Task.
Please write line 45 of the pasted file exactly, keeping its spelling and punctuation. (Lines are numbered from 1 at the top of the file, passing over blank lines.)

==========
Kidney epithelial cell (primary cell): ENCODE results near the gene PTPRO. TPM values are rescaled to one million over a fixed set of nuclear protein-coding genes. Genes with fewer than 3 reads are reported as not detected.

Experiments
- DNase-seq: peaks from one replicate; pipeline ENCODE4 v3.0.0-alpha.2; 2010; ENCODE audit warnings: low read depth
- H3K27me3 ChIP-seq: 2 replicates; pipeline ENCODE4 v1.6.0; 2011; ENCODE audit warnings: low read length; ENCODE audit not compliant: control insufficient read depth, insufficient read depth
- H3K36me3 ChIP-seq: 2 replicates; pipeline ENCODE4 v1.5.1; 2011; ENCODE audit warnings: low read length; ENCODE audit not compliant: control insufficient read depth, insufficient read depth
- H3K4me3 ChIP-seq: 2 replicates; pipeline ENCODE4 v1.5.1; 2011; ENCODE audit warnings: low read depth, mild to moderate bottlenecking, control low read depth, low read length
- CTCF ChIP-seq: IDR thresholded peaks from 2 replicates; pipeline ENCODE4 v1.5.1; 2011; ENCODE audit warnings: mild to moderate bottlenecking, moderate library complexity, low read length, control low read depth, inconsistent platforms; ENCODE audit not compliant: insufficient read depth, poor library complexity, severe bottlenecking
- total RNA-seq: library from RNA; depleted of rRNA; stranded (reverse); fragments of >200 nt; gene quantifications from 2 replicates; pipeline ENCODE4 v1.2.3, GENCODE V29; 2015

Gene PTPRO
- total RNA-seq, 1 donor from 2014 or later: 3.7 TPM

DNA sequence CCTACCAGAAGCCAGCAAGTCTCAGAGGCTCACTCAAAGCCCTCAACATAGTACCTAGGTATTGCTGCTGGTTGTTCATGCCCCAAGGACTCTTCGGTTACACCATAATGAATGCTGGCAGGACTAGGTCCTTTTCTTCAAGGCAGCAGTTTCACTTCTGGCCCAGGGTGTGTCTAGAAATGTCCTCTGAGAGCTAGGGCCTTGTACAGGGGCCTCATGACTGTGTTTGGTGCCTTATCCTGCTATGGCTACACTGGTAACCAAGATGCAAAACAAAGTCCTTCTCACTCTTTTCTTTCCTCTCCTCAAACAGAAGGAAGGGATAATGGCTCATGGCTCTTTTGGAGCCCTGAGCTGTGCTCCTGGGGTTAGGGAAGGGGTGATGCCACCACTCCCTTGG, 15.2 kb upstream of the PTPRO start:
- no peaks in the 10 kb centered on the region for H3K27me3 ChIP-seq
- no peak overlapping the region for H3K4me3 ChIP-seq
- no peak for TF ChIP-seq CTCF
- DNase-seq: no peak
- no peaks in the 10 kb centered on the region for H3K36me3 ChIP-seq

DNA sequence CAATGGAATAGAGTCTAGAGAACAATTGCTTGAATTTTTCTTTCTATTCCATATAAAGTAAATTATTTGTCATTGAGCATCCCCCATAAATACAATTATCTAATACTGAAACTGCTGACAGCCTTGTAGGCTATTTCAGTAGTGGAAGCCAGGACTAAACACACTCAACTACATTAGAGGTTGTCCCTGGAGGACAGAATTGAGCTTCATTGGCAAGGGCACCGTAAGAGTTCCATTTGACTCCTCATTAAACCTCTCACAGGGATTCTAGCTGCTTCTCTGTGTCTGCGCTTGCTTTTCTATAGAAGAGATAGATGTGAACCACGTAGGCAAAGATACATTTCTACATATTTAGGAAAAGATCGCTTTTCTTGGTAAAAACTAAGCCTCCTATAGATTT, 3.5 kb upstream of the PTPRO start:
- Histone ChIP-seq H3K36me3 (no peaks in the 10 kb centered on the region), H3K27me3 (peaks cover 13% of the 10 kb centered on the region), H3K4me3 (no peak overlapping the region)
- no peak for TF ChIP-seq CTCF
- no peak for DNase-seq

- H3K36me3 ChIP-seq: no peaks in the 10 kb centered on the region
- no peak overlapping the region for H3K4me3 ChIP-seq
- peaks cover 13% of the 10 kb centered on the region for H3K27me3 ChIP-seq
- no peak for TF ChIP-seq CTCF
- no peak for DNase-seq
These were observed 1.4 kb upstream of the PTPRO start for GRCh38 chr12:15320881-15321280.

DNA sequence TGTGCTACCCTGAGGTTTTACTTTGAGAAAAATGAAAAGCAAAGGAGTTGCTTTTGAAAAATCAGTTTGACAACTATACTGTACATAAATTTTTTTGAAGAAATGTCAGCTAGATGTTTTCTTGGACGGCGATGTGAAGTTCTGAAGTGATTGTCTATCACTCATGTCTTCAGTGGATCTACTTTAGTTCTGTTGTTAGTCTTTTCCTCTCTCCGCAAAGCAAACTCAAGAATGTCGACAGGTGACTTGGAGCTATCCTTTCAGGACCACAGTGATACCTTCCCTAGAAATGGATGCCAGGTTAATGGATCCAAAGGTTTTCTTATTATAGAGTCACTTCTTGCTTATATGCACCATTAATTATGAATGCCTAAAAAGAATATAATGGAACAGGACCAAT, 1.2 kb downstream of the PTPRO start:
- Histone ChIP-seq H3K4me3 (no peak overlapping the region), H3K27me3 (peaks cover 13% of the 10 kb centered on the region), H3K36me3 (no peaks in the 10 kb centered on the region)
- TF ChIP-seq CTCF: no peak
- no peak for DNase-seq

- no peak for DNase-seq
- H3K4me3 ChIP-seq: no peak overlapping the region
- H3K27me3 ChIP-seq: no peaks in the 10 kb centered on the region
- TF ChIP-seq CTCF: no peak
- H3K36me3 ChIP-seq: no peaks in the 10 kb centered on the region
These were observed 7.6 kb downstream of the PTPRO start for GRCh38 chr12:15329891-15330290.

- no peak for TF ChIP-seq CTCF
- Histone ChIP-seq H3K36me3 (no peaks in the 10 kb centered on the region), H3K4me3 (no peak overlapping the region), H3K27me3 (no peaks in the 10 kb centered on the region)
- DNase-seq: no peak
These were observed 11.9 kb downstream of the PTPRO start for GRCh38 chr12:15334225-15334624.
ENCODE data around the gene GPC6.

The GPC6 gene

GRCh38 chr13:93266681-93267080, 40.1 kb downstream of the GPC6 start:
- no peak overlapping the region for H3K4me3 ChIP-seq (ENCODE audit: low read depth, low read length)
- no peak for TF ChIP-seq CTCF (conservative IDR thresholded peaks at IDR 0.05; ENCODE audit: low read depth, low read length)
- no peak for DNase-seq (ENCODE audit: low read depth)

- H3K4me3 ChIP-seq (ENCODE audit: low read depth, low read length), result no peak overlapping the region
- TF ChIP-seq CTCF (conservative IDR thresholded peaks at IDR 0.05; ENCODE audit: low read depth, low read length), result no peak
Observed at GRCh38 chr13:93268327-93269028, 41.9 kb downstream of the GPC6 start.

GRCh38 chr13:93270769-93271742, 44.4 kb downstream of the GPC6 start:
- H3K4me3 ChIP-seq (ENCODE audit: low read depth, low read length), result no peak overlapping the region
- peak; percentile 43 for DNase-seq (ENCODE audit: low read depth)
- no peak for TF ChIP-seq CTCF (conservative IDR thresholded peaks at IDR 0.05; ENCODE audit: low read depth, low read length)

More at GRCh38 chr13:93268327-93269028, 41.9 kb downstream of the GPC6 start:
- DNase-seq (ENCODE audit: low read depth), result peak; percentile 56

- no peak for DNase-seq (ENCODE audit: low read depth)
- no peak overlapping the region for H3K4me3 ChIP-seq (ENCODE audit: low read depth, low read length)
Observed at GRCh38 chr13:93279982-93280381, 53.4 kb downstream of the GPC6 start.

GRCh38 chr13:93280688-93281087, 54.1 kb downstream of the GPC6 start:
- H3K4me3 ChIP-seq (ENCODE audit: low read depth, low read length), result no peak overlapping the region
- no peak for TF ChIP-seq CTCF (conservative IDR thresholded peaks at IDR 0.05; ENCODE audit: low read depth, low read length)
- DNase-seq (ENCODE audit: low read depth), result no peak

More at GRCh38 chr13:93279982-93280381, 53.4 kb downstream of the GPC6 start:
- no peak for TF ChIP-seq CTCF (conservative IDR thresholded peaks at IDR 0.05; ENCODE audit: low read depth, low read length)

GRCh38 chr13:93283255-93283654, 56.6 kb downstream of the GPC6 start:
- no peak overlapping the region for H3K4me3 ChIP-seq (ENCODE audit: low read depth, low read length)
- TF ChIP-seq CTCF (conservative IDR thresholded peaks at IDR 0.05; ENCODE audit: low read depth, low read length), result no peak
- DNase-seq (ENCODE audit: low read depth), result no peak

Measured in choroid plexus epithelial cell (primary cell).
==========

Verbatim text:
- no peak for TF ChIP-seq CTCF (conservative IDR thresholded peaks at IDR 0.05; ENCODE audit: low read depth, low read length)